May Allah reward you for your intentions and strengthen you in emaan and grant you success in the akhirah and this dunya. I humbly request you make du'a for the maghfirah of the whole ummah including myself and of course the Al Kawthar Academy.

Wassalaamu 'Alaikum, wa Rahmatullahi wa Barakaatuhu

Your brother in Islam,




Wednesday, May 24, 2006

Tips For a Happy & Successful Marriage


Ten ways of increasing happiness in your marriage and making it a successful one

The young and excited bride-and-groom-to-be; ecstatic about the upcoming wedding and marriage and the joy that it will bring. Three to six months later, reality has set in and both spouses realize that marriage is no easy task, but one that takes a great deal of effort and patience. The following are tips for both wives and husbands, to help make the task a little less daunting, and to increase the many rewards that are possible in such a marvelous and complex relationship.

Enter the Marriage with the Right Intention and Renew this Often

Both spouses should enter the marriage with the pure intention of pleasing Allah, subhanahu wa ta'ala, in order to receive His grace and blessings. The marriage itself then becomes an act of worship and one for which both spouses will be rewarded. Allah will be pleased with them and this will be the most critical element in ensuring peace, stability and happiness throughout the marital life. It is also important to realize that when an act of worship is continued over a long period of time, it becomes necessary to renew one's intention often to remain on the correct path and to obtain the most benefit.

Remember that Your Spouse is also Your Brother or Sister in Islam

Too often Muslims treat other people outside the home with kindness and sincerity, but then behave in a very different manner when it comes to their own spouses. Muslims should always remember that one's spouse is also another brother or sister in Islam and that the rights and duties that apply to the general brotherhood (sisterhood) of Islam, should also form the basis of the marital relationship. Obviously, a spouse has rights beyond these, but there should be a clear understanding of the rights of brotherhood (sisterhood) and adherence to these principles.

Do Not Hold Unrealistic Expectations

Before marriage, people often have unrealistic ideas about their spouse-to-be, expecting perfection in all aspects. This rarely, if ever, plays out in reality and can lead to unnecessary problems and concerns. We should recall that Allah, subhanahu wa ta'ala, created humans as imperfect beings, which means that many mistakes will be made throughout a lifetime. By turning the table and expecting imperfection, we will be pleasantly surprised and pleased when our spouse is much more than we ever hoped for. This, in turn, will lead to contentment within the marriage.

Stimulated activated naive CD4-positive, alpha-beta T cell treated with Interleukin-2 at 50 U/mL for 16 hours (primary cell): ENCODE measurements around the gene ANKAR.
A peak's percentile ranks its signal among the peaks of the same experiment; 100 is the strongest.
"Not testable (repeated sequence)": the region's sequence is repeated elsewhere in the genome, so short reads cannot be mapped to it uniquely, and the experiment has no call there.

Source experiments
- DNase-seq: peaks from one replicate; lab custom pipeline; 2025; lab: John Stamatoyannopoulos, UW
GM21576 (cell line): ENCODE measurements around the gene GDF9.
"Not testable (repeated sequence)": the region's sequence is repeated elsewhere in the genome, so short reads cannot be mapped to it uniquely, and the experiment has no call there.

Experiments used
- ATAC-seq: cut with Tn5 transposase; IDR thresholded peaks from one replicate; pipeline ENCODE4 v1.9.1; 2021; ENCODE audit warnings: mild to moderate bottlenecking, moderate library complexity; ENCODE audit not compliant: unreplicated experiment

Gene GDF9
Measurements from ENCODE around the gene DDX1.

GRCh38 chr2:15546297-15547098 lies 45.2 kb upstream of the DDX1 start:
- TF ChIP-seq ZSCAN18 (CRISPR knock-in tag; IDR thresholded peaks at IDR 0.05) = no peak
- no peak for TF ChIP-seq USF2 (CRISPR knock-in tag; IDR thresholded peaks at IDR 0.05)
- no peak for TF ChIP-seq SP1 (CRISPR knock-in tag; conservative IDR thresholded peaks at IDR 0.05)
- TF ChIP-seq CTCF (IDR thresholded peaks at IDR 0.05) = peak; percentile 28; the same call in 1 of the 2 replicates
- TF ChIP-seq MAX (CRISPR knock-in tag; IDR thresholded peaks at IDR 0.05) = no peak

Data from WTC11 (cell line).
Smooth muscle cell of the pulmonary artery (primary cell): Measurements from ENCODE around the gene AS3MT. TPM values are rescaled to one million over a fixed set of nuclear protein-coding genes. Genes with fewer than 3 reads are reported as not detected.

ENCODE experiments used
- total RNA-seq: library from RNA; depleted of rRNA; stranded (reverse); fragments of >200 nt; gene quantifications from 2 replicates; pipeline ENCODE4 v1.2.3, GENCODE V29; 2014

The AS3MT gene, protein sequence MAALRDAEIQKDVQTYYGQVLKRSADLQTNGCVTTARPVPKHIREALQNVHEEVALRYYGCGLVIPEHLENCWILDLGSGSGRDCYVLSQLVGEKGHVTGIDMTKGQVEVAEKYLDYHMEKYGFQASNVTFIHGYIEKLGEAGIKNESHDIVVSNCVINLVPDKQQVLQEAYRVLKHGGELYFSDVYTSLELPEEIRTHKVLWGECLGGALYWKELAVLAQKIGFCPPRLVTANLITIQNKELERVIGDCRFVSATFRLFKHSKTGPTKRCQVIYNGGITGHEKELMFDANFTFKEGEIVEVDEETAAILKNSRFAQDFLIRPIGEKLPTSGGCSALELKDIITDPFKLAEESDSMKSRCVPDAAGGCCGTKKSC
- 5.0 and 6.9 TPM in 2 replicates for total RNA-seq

Emphasize the Best in Your Spouse

Since no one is endowed with all of the best qualities, emphasis should be placed on the positive qualities that a spouse possesses. Encouragement, praise, and gratitude should be expressed on a regular basis, which will strengthen these qualities and be beneficial in developing others. An attempt should be made to overlook or ignore negative characteristics, as the Prophet, sallallahu alayhe wa sallam, said, "A believing man should not have any malice against a believing woman. He may dislike one characteristic in her, but may find another in her which is pleasing." (Muslim)

Be Your Mate's Best Friend
Try to think of what a best friend means and be one to your spouse. This may mean sharing interests, experiences, dreams, failures and upsets. It may involve understanding a spouse's likes and dislikes and attempting to please him or her in any way possible. A best friend is also usually someone that can be confided to trusted, and relied upon. A spouse should be the kind of friend that one would want to keep throughout life.

Spend Quality Time Together

It is not enough to share meals, chores and small talk together. Spouses should also find time to focus on strengthening the relationship. Often couples get busy with their own separate tasks and forget about working on one of the most important elements in life. Quality time may be anything from having a quiet, profound conversation to going for a nice long nature walk, to sharing a special hobby or project. Both spouses should enjoy the particular option chosen and distractions should be kept to a minimum.

Express Feelings Often

This is probably a very "Western" concept and one that some people may have difficulty fulfilling, but it is important to be open and honest about one's feelings, both positive and negative. The lines of communication should always be open and any concerns should be brought to the attention of the other spouse as soon as they arise. The rationale of this is that what begins as a simple concern may grow into a major problem if it is not addressed quickly and properly. The "silent treatment" has never been the remedy for anything.

Admit to Mistakes and ask for Forgiveness